You have to love a priest who pays homage to Bullwinkle J. Moose. And not only to The Moose, but also to Catholic tradition and orthodoxy. Meet Fr. Richard Simon of Reverend Know-It-All, pastor of St. Lambert Parish in Skokie, Illinois. Skokie is part of the Archdiocese of Chicago, presided over by Francis Cardinal George, who has forthrightly defended the institution of marriage, earned the wrath of the Lavender Mafia, performed the unpleasant yet highly necessary task of suspending the notorious Fr. Pfleger -- and permits Fr. Simon to have his soap box. I know dioceses where a priest like the Reverend Know-It-All would quickly be shut down.
One of the things I really like about the Rev. -- and there are plenty of things to like -- is how he captures thoughts and ideas I have had percolating and expresses them simply, forthrightly and with humor. I have expatiated in this space about the starvation diet of minimalism to which the faithful have been subjected over the last four or five decades (here and here). But Fr. Simon's commentary on the subject is far better and more succinct. He starts out by noting the command, repeated half a dozen times in Scripture yet completely forgotten in our times, not to move the boundary stones set up by our ancestors. Now some excerpts, with my emphases:
CS Lewis says it much more simply in The Screwtape Letters. He points out that we are not spirits trapped in flesh; we are incarnate spirits. What we do with our bodies we do with our souls. That is the reason for all the kneeling and standing, for bread and wine and oil and water and candles and incense and vestments and wood and gold and stone. We are incarnate spirits. We speak the language of matter because that is how God made us....Enough of the dark and mysterious churches [said the New Enlightened], the mumbled rosaries, the plaintiff novenas, haunting chants and sentimental hymns. We would be reasonable; we would be spiritual; we would be modern! They thought they were embracing the fullness of human nature, but they were in fact rejecting it because they failed to understand the unbreakable connection between body and soul, even as their bodies ran rampant and their souls withered. They thought they were above the moral restraints of a darker age and could dispense themselves from old restrictions....The experts of the age of plastic committed the sin of the tower of Babel, “Let us build a tower that reaches to the heavens.” Chaos ensued then and chaos ensues now. The great lights of the sixties believed that removing the communion rails would bring us closer to the Lord. I think it has had the opposite effect. One stands in a line, shuffling slowly, eyes focused on the back of someone’s head waiting for him to move. The celebrant says “Body of Christ” but more often than not, is thinking “next...” There is rarely a sense of waiting on the Lord, there is no sense of a gift lovingly given and humbly received. There is just, “next....”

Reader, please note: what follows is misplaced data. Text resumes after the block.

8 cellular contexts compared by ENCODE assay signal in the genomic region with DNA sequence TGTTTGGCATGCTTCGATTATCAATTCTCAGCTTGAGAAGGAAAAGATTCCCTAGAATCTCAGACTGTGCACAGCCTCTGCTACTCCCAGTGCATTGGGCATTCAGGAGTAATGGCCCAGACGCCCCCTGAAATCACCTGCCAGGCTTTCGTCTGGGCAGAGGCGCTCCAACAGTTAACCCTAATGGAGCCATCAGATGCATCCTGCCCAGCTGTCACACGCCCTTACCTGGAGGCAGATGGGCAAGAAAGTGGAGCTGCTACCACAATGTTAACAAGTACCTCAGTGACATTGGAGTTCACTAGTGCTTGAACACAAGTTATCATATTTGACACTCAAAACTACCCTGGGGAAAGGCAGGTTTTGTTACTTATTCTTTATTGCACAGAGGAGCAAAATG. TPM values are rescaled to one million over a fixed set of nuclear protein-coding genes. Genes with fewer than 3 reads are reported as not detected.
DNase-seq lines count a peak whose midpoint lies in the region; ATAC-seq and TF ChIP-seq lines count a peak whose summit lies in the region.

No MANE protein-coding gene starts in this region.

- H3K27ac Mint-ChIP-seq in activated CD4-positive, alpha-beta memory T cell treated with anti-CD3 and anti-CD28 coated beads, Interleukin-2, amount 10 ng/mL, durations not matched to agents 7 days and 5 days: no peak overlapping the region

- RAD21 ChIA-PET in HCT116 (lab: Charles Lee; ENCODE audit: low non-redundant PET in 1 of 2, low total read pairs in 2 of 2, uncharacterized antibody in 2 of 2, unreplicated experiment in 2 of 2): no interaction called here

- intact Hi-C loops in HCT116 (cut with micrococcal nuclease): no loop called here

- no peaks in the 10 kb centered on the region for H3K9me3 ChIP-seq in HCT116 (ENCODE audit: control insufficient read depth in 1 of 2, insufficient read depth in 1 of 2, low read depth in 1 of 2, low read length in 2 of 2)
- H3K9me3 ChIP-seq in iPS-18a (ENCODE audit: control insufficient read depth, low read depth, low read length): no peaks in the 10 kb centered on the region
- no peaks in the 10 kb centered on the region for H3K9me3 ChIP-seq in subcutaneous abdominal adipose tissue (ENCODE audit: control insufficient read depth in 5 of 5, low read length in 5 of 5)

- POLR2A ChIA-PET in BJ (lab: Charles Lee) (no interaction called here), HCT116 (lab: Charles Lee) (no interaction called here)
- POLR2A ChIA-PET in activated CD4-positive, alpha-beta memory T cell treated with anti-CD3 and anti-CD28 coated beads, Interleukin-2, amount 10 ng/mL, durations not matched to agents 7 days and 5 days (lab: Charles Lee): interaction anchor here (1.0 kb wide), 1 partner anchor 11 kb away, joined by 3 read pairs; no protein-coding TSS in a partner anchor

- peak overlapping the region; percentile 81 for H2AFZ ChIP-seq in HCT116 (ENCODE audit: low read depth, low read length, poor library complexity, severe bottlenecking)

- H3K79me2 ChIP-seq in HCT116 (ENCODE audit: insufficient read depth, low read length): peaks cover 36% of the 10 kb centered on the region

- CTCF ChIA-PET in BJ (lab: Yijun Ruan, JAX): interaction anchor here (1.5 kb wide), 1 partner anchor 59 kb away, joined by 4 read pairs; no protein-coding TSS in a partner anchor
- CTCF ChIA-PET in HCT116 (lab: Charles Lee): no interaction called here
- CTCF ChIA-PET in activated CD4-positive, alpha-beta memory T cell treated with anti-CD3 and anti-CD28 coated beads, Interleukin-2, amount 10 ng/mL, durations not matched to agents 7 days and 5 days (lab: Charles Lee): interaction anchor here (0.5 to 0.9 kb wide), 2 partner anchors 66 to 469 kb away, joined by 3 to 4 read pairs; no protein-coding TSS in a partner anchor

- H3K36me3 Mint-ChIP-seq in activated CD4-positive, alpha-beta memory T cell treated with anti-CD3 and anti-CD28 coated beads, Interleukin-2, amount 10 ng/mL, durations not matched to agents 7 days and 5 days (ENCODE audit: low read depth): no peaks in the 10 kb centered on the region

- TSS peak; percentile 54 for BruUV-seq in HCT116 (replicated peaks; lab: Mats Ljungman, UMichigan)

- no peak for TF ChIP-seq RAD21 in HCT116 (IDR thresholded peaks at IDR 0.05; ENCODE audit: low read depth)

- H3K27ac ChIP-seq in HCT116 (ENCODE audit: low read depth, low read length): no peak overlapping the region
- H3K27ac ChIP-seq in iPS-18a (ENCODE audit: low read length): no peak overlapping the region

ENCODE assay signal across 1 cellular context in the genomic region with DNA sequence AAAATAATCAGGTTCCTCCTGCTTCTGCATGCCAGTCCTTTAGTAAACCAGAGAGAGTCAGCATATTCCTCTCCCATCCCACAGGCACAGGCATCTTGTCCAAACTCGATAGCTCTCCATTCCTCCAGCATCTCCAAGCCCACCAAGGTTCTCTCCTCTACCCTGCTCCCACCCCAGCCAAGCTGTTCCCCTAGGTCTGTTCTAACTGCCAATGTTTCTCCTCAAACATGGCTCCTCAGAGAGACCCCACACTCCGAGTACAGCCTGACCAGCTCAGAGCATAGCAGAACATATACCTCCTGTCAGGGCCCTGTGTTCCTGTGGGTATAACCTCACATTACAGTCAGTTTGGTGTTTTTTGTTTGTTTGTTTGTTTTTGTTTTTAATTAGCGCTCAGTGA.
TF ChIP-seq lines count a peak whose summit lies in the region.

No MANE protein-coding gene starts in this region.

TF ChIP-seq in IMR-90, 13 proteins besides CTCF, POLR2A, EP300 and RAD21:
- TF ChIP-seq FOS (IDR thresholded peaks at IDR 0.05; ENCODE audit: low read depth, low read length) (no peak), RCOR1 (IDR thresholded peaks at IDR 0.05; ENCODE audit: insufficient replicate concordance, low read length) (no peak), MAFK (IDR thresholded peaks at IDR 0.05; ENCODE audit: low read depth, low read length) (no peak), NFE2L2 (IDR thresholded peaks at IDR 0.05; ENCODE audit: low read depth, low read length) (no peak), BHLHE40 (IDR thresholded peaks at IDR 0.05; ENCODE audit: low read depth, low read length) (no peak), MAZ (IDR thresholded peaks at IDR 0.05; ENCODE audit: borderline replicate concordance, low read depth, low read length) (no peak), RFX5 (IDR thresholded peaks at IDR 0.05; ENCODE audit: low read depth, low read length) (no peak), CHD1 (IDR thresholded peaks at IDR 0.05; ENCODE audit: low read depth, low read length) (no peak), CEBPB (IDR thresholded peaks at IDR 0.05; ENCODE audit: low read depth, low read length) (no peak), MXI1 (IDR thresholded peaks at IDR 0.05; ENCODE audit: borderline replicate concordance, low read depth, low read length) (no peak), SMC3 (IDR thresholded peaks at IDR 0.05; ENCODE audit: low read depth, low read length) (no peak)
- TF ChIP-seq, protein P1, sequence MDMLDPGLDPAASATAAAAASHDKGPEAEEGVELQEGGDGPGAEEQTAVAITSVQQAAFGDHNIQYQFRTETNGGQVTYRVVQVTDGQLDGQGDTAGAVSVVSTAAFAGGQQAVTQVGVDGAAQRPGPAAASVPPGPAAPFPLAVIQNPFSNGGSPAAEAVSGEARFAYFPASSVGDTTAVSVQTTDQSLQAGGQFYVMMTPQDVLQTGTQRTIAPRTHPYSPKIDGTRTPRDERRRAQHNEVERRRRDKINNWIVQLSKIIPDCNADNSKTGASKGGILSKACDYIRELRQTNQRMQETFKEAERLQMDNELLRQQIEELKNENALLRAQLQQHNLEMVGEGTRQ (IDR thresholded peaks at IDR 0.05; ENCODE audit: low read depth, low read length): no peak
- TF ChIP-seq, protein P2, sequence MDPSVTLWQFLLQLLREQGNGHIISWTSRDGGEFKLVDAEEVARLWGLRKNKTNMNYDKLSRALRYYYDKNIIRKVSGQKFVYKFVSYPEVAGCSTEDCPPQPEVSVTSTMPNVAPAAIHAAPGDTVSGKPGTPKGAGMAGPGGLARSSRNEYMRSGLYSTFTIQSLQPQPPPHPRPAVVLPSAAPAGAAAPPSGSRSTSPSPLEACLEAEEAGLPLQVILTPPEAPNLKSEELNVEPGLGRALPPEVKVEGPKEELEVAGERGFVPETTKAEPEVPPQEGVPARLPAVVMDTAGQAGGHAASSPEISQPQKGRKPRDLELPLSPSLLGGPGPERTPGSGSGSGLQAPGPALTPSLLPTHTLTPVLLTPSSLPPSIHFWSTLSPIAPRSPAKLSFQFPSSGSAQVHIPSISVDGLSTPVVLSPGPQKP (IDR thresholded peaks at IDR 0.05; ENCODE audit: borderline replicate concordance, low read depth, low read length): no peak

This stuff is so good, I'm tempted to reproduce it all here. But it would be better if you went over there and read the whole thing. It includes, among other things, a highly informative explanation of the symbolism of communion rails that I bet you have never seen or heard before.
Keep up the good work, Father!